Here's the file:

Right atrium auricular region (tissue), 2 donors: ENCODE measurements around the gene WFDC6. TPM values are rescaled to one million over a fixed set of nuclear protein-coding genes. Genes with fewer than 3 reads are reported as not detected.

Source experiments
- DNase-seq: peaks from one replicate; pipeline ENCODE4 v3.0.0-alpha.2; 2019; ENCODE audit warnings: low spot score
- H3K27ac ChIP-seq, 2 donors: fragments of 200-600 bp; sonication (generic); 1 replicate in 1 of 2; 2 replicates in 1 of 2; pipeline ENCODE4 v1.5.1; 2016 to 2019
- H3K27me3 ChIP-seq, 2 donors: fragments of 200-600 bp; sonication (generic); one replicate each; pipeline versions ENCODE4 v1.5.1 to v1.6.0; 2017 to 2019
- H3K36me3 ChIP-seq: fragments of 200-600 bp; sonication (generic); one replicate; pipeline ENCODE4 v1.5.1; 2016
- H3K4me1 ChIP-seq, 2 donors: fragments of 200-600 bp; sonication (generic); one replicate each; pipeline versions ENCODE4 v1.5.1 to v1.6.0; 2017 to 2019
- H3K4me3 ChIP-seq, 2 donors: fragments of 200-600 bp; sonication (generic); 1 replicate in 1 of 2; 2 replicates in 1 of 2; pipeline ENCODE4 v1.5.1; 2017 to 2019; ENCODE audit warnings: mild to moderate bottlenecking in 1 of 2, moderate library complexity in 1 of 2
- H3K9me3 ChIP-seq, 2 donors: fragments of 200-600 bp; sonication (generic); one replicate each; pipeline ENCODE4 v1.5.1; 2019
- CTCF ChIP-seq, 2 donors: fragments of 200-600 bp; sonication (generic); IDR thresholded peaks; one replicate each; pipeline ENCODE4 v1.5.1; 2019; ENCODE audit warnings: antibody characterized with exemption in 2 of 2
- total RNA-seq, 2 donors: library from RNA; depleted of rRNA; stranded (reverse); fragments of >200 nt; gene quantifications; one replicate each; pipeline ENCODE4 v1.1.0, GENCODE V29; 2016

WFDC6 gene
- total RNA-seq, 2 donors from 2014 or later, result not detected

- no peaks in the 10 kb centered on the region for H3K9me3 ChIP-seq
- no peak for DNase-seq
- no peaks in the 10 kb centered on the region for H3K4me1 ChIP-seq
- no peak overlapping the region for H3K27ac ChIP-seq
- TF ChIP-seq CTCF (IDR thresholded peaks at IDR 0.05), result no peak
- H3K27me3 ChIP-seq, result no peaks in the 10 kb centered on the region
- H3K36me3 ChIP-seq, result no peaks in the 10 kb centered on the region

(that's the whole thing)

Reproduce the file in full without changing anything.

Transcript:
Right atrium auricular region (tissue), 2 donors: ENCODE measurements around the gene WFDC6. TPM values are rescaled to one million over a fixed set of nuclear protein-coding genes. Genes with fewer than 3 reads are reported as not detected.

Source experiments
- DNase-seq: peaks from one replicate; pipeline ENCODE4 v3.0.0-alpha.2; 2019; ENCODE audit warnings: low spot score
- H3K27ac ChIP-seq, 2 donors: fragments of 200-600 bp; sonication (generic); 1 replicate in 1 of 2; 2 replicates in 1 of 2; pipeline ENCODE4 v1.5.1; 2016 to 2019
- H3K27me3 ChIP-seq, 2 donors: fragments of 200-600 bp; sonication (generic); one replicate each; pipeline versions ENCODE4 v1.5.1 to v1.6.0; 2017 to 2019
- H3K36me3 ChIP-seq: fragments of 200-600 bp; sonication (generic); one replicate; pipeline ENCODE4 v1.5.1; 2016
- H3K4me1 ChIP-seq, 2 donors: fragments of 200-600 bp; sonication (generic); one replicate each; pipeline versions ENCODE4 v1.5.1 to v1.6.0; 2017 to 2019
- H3K4me3 ChIP-seq, 2 donors: fragments of 200-600 bp; sonication (generic); 1 replicate in 1 of 2; 2 replicates in 1 of 2; pipeline ENCODE4 v1.5.1; 2017 to 2019; ENCODE audit warnings: mild to moderate bottlenecking in 1 of 2, moderate library complexity in 1 of 2
- H3K9me3 ChIP-seq, 2 donors: fragments of 200-600 bp; sonication (generic); one replicate each; pipeline ENCODE4 v1.5.1; 2019
- CTCF ChIP-seq, 2 donors: fragments of 200-600 bp; sonication (generic); IDR thresholded peaks; one replicate each; pipeline ENCODE4 v1.5.1; 2019; ENCODE audit warnings: antibody characterized with exemption in 2 of 2
- total RNA-seq, 2 donors: library from RNA; depleted of rRNA; stranded (reverse); fragments of >200 nt; gene quantifications; one replicate each; pipeline ENCODE4 v1.1.0, GENCODE V29; 2016

WFDC6 gene
- total RNA-seq, 2 donors from 2014 or later, result not detected

- no peaks in the 10 kb centered on the region for H3K9me3 ChIP-seq
- no peak for DNase-seq
- no peaks in the 10 kb centered on the region for H3K4me1 ChIP-seq
- no peak overlapping the region for H3K27ac ChIP-seq
- TF ChIP-seq CTCF (IDR thresholded peaks at IDR 0.05), result no peak
- H3K27me3 ChIP-seq, result no peaks in the 10 kb centered on the region
- H3K36me3 ChIP-seq, result no peaks in the 10 kb centered on the region